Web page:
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COVID-19 and O’Brien: In the midst of everything going on, O’Brien Watersports is still up and running. As some of you know, our headquarters are based just outside of Seattle in Snoqualmie, WA and on March 23rd the governor mandated a stay-at-home order. Prior to the announcement, we made the necessary changes so that we are capable of working from home, which is what we’ll be doing until the situation improves. All of our daily operations are still functional with the exception of customer service being able to receive phone calls (if you leave a message, they will call you back). Alternatively, we recommend that you reach out to them via email at CustomerService@obrien.com for faster and more efficient assistance.

For anyone who has placed orders recently, there is no need to worry. We are still capable of processing and shipping orders from our warehouse in Texas and will continue to do so until further notice. As things change, we will do our best to keep you informed. Until then, stay safe and we can’t wait to see you back out on the water.

About Hydroslide

The first commercially available water ski kneeboard was Knee Ski, co-invented by Mike Murphy and Bud Hulst in 1972. Hulst had a background in surfing, manufacturing kneeboards for wave riding under the name of El Paipo. Murphy had been a professional show skier. The original Knee Ski was made from molded fiberglass, like a boat hull, and was neutrally buoyant. Each Knee Ski had a flat neoprene pad covering the entire deck, and a Velcro strap.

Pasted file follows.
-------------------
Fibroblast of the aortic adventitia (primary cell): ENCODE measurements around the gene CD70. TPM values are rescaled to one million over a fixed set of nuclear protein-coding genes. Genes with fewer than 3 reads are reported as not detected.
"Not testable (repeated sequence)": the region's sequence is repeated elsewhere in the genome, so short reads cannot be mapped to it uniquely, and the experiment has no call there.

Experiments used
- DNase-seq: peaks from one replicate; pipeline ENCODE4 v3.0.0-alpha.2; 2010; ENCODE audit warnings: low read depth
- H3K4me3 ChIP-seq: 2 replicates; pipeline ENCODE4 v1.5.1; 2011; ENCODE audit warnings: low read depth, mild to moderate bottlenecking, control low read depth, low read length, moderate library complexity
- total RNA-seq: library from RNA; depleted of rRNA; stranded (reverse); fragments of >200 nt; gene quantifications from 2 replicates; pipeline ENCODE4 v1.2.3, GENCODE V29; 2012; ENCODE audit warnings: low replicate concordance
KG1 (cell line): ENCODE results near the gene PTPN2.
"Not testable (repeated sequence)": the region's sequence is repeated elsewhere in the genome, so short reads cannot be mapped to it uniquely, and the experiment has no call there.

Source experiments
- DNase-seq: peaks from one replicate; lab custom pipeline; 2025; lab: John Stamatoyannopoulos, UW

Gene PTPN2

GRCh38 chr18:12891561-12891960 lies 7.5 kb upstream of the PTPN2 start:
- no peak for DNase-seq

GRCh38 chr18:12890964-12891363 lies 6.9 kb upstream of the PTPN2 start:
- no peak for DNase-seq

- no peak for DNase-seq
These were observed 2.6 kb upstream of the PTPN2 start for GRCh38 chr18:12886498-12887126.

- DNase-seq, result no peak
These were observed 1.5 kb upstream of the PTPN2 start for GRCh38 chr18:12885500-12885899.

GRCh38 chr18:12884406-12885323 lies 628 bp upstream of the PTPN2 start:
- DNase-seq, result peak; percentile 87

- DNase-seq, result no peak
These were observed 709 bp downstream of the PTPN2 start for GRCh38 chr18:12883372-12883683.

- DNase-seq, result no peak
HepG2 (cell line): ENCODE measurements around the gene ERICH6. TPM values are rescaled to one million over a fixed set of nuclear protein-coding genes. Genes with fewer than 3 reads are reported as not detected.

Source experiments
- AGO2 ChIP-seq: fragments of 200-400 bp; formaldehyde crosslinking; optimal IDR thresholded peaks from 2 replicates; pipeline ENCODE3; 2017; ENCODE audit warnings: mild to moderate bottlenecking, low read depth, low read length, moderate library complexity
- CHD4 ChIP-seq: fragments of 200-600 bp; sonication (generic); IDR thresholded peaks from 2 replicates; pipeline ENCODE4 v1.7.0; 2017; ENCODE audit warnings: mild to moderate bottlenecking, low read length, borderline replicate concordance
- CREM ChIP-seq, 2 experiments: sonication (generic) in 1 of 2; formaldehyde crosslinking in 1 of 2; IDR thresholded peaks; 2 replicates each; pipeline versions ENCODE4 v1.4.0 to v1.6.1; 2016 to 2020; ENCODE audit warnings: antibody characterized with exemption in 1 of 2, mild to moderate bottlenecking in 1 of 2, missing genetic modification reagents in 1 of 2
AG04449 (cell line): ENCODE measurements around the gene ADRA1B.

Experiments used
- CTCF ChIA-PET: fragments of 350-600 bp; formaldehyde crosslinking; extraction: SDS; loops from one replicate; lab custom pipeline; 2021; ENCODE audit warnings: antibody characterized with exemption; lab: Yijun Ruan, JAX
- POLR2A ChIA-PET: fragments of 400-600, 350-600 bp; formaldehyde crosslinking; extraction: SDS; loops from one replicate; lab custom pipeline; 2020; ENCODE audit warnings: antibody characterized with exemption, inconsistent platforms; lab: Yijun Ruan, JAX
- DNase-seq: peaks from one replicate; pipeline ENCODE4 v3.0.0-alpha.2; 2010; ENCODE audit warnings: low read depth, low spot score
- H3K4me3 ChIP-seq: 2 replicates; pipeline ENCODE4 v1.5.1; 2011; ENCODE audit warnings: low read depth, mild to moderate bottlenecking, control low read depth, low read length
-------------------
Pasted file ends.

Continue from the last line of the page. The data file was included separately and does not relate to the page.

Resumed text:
In 1973, John Taylor, a former Knee Ski employee, decided to make and sell his own boards under the name of Glide Slide. Taylor took a new approach, blow molding a plastic shell and filling it with foam. Unfortunately the teardrop design was unstable, and Glide Slide faltered as the 1973 oil crisis slowed the water sports industry.

Danny Churchill, quarter mile speed ski record holder in 1974 and former Glide Slide employee, bought the company in the wake of the oil crisis. Churchill redesigned the Glide Slide to make it more stable and renamed the product Hydroslide in 1976. Churchill is most commonly known for popularizing the sport through advertising and promotions in the newly released full color water ski publications of the late 1970s and early 1980s.

In the early 80’s Churchill sold Hydroslide to toy giant, Kransco. Kransco eventually decided do exit the watersports category. At that time Swimways purchased Hydroslide and moved production to Virginia Beach, VA, where they made the rotomolded kneeboards until December of 2001. Swimways sold the Hydroslide brand and all related molds and assets to Nash Manufacturing. Shortly thereafter, Nash began manufacturing kneeboards in Fort Worth, TX. Nash expanded the Hydroslide brand to include many other categories of watersports items beyond just Hydroslide kneeboards. In September of 2017 Motion Watersports bought the Hydroslide name and related assets, adding the brand to the group of watersports companies.